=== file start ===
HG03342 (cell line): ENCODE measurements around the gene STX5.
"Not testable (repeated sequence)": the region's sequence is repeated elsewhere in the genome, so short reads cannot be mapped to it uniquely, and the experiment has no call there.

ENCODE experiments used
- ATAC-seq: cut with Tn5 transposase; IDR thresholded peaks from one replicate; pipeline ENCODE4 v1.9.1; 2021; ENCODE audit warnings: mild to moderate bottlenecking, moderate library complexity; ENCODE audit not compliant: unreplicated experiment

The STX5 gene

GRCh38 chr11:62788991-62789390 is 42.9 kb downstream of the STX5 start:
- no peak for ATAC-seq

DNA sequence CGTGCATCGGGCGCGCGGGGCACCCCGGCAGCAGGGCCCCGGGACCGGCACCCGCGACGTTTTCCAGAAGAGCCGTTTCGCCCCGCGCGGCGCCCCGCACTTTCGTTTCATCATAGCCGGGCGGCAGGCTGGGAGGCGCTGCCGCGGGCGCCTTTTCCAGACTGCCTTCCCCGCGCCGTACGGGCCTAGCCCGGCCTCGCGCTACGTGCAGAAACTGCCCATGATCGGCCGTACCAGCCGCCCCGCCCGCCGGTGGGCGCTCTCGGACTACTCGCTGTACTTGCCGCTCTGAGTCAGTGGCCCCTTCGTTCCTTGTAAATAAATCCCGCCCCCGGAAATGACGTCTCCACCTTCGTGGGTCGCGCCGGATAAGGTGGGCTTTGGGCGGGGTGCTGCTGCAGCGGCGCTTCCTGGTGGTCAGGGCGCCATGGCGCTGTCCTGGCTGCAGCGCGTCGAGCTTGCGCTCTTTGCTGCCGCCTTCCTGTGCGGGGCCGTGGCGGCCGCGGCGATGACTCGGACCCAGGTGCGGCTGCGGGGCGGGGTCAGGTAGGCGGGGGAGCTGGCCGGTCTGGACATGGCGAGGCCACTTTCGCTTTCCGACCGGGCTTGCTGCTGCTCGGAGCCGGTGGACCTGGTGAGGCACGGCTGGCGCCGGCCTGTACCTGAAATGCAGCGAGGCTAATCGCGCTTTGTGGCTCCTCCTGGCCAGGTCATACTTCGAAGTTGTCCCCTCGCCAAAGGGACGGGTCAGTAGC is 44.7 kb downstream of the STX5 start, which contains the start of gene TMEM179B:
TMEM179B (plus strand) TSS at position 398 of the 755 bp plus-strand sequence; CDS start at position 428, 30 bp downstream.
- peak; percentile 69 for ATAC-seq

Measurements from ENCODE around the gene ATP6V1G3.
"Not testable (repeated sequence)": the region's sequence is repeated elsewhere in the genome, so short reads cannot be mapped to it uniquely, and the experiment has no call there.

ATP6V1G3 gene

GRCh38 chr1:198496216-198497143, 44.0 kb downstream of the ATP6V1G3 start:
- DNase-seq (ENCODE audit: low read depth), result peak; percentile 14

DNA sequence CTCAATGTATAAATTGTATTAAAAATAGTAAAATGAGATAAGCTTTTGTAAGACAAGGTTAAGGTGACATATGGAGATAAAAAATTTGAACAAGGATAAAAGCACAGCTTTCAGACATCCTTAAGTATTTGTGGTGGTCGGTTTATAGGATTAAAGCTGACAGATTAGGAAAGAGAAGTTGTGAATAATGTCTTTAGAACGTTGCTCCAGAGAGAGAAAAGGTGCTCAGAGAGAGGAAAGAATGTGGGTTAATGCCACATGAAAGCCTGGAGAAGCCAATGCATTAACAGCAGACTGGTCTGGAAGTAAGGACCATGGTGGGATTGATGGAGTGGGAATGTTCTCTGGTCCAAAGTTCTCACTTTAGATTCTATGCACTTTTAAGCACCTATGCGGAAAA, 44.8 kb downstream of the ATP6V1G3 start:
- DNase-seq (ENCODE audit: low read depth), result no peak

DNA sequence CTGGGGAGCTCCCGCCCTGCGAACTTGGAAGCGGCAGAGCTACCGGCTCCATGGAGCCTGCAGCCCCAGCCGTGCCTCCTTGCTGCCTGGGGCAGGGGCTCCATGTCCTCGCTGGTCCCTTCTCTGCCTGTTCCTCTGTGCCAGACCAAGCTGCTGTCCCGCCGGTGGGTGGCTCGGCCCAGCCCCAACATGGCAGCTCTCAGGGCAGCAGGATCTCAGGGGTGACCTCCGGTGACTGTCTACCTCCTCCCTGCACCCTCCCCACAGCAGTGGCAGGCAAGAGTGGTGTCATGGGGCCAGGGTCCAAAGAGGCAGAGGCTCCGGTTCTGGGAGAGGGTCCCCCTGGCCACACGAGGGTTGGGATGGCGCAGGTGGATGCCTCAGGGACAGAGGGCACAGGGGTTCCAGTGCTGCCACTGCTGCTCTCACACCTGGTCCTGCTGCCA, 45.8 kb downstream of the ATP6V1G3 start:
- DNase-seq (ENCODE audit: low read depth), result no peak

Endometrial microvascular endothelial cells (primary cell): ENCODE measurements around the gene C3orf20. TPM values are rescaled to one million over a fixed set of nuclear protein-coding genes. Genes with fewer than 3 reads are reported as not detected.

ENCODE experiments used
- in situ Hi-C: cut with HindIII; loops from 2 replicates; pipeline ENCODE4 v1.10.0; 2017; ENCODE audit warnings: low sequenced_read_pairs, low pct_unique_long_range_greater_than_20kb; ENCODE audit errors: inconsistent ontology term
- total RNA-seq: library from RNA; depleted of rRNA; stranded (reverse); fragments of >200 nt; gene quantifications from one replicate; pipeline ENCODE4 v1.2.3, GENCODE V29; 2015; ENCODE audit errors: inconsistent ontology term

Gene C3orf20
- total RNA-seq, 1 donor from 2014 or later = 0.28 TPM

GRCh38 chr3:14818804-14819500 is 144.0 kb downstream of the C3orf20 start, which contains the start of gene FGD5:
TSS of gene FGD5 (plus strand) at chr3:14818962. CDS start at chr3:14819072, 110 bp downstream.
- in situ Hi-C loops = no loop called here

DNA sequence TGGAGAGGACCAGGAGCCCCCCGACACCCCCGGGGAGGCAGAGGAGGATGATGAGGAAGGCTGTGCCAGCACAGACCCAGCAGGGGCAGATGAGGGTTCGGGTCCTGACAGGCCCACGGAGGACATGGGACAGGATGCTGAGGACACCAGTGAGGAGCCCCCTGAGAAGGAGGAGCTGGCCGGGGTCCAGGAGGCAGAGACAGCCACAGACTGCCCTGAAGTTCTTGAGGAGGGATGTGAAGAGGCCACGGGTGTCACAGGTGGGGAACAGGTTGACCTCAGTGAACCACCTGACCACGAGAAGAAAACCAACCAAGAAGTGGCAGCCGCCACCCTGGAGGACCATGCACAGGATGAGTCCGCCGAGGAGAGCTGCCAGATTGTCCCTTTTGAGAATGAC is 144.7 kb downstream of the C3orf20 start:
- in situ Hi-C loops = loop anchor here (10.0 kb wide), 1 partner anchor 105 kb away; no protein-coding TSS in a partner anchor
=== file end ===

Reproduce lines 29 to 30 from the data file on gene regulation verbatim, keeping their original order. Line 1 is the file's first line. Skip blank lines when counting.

DNA sequence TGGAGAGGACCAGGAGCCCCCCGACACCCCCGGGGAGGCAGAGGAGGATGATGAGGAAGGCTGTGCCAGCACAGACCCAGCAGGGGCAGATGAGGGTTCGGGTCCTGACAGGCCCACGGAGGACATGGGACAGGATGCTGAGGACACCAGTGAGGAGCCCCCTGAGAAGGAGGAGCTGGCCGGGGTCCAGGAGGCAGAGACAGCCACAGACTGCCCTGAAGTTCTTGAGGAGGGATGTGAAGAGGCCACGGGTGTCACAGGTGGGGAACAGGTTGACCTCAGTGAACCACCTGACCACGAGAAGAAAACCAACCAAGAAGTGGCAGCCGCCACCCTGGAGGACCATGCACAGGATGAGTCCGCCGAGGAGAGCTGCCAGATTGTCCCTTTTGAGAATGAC is 144.7 kb downstream of the C3orf20 start:
- in situ Hi-C loops = loop anchor here (10.0 kb wide), 1 partner anchor 105 kb away; no protein-coding TSS in a partner anchor